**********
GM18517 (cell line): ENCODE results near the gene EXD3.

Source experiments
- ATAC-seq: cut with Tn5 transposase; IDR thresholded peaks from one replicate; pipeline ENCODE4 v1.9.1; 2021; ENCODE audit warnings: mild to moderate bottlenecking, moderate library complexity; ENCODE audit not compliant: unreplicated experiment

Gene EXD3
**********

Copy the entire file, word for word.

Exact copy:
GM18517 (cell line): ENCODE results near the gene EXD3.

Source experiments
- ATAC-seq: cut with Tn5 transposase; IDR thresholded peaks from one replicate; pipeline ENCODE4 v1.9.1; 2021; ENCODE audit warnings: mild to moderate bottlenecking, moderate library complexity; ENCODE audit not compliant: unreplicated experiment

Gene EXD3